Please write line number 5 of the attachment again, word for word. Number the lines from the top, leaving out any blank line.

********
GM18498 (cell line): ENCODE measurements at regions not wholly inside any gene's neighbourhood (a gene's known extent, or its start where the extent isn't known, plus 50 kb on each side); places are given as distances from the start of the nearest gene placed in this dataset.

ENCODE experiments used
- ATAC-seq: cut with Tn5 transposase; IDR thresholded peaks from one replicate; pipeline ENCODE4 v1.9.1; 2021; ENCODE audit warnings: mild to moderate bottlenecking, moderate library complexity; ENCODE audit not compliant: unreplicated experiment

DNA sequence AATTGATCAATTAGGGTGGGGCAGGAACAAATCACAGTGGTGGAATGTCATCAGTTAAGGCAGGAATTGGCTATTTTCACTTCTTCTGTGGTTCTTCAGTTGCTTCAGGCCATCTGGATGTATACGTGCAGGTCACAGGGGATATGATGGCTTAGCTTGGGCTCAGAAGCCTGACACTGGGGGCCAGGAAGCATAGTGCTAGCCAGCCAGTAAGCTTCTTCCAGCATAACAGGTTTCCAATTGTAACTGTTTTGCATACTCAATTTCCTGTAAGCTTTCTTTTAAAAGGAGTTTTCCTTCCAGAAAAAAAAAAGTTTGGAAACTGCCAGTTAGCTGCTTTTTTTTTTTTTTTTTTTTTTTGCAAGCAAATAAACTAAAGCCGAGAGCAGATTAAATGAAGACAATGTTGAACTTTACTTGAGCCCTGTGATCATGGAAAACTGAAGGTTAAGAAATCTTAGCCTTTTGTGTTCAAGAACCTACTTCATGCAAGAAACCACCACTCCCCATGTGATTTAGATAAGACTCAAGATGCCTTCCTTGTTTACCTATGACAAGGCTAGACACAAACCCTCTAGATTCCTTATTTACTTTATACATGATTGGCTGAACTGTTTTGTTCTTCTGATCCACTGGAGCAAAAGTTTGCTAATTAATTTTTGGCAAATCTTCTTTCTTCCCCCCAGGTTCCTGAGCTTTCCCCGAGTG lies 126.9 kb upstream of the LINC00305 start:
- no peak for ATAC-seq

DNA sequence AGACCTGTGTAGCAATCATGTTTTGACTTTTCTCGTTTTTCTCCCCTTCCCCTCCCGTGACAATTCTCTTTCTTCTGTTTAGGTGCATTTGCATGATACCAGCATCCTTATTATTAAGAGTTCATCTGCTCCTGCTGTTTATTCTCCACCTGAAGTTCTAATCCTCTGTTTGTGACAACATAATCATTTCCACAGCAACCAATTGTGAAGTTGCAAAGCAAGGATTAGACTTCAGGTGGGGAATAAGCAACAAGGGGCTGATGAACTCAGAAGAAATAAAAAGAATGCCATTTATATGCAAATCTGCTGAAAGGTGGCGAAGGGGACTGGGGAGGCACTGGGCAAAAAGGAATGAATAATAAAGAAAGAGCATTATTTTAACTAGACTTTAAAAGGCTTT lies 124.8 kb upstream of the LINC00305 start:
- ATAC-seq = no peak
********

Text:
- no peak for ATAC-seq